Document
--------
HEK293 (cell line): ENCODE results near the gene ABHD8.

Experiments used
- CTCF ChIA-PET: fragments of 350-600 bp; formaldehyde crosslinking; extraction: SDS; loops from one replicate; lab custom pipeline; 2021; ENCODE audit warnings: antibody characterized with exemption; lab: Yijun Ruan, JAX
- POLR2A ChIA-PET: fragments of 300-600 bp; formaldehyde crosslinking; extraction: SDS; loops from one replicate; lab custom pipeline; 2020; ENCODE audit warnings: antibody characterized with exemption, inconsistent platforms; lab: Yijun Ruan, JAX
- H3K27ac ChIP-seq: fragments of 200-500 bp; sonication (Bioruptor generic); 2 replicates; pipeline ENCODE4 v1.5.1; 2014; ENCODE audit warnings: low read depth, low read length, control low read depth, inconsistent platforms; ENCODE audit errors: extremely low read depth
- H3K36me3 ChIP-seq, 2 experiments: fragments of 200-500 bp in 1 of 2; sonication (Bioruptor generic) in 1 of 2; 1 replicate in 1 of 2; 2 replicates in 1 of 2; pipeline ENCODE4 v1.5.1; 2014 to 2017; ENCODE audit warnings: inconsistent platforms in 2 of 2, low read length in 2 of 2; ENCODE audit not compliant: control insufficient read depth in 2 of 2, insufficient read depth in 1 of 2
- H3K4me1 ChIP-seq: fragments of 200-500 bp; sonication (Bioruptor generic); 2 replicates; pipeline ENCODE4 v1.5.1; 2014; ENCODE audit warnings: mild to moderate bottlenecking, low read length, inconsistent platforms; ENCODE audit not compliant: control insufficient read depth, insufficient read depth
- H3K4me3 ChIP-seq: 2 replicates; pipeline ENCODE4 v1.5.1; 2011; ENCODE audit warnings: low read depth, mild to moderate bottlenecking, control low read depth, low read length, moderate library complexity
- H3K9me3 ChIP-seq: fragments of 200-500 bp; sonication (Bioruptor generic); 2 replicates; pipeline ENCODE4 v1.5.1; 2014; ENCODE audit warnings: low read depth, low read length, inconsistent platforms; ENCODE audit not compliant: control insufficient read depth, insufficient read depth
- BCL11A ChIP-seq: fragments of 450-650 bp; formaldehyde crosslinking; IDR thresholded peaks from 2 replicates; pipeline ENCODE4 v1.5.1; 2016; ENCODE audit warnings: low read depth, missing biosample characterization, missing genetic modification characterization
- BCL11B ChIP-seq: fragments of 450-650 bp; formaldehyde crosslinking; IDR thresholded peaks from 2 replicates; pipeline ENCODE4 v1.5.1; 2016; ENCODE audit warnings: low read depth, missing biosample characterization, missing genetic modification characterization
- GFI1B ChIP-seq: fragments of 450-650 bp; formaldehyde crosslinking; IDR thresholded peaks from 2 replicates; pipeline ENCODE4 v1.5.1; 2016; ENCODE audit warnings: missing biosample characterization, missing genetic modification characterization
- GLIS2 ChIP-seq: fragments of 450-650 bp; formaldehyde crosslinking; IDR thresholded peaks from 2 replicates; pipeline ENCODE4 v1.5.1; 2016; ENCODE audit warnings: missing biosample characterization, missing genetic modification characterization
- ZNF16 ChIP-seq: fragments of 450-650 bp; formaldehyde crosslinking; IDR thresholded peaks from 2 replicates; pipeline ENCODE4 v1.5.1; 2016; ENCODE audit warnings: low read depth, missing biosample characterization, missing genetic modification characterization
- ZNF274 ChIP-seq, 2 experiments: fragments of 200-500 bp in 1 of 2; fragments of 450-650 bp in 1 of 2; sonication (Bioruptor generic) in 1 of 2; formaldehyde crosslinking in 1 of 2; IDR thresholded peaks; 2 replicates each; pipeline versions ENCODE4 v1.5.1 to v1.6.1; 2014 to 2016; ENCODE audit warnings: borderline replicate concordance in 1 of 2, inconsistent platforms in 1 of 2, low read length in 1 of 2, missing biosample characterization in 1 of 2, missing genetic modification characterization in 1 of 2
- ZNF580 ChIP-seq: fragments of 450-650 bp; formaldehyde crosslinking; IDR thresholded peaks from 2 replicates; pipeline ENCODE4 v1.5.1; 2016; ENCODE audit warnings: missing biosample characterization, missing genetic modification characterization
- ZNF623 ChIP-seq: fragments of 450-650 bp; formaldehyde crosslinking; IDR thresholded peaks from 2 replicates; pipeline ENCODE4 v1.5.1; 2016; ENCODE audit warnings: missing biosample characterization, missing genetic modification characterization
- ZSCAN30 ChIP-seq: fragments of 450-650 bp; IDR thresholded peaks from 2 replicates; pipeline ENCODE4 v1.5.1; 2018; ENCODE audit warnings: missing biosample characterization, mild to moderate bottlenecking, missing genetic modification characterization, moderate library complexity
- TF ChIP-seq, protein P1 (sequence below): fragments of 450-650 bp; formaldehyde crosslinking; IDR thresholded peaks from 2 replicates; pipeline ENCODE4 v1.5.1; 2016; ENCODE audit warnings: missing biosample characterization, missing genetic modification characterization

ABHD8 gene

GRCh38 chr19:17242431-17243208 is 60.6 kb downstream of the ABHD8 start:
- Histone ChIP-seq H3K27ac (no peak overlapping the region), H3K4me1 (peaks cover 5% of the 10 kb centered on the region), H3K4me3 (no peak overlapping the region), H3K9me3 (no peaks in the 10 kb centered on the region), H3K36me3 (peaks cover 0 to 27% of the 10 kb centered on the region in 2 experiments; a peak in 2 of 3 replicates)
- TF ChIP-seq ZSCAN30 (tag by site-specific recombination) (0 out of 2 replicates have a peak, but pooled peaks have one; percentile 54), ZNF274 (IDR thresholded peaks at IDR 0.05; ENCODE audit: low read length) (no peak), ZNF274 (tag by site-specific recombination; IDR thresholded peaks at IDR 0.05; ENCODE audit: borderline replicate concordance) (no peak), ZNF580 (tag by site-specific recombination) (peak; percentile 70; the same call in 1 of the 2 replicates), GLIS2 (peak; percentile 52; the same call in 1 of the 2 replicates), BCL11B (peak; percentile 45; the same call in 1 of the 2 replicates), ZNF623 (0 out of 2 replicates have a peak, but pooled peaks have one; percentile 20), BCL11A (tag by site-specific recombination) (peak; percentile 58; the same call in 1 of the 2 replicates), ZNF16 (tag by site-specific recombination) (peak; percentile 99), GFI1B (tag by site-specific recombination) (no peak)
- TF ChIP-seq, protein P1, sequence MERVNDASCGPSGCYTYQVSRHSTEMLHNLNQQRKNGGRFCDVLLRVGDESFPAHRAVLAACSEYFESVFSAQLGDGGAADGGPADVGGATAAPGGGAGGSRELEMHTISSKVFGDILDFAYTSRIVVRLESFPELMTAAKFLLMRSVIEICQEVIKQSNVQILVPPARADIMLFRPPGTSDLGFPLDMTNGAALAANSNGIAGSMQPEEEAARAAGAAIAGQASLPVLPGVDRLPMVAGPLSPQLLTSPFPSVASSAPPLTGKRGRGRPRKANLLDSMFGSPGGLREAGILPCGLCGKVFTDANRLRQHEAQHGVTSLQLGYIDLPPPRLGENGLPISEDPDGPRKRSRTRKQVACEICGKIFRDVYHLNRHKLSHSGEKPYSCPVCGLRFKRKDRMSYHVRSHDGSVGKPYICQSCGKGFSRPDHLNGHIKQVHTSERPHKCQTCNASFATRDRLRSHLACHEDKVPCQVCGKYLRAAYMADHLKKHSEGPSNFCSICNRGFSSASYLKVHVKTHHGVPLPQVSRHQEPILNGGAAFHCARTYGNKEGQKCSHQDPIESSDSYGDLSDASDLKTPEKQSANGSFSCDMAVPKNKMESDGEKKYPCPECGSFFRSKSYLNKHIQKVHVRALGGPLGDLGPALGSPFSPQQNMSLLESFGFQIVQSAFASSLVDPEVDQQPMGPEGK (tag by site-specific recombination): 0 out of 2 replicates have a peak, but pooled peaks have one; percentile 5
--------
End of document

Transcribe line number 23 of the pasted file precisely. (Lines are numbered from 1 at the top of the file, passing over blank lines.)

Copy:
- TF ChIP-seq ZSCAN30 (tag by site-specific recombination) (0 out of 2 replicates have a peak, but pooled peaks have one; percentile 54), ZNF274 (IDR thresholded peaks at IDR 0.05; ENCODE audit: low read length) (no peak), ZNF274 (tag by site-specific recombination; IDR thresholded peaks at IDR 0.05; ENCODE audit: borderline replicate concordance) (no peak), ZNF580 (tag by site-specific recombination) (peak; percentile 70; the same call in 1 of the 2 replicates), GLIS2 (peak; percentile 52; the same call in 1 of the 2 replicates), BCL11B (peak; percentile 45; the same call in 1 of the 2 replicates), ZNF623 (0 out of 2 replicates have a peak, but pooled peaks have one; percentile 20), BCL11A (tag by site-specific recombination) (peak; percentile 58; the same call in 1 of the 2 replicates), ZNF16 (tag by site-specific recombination) (peak; percentile 99), GFI1B (tag by site-specific recombination) (no peak)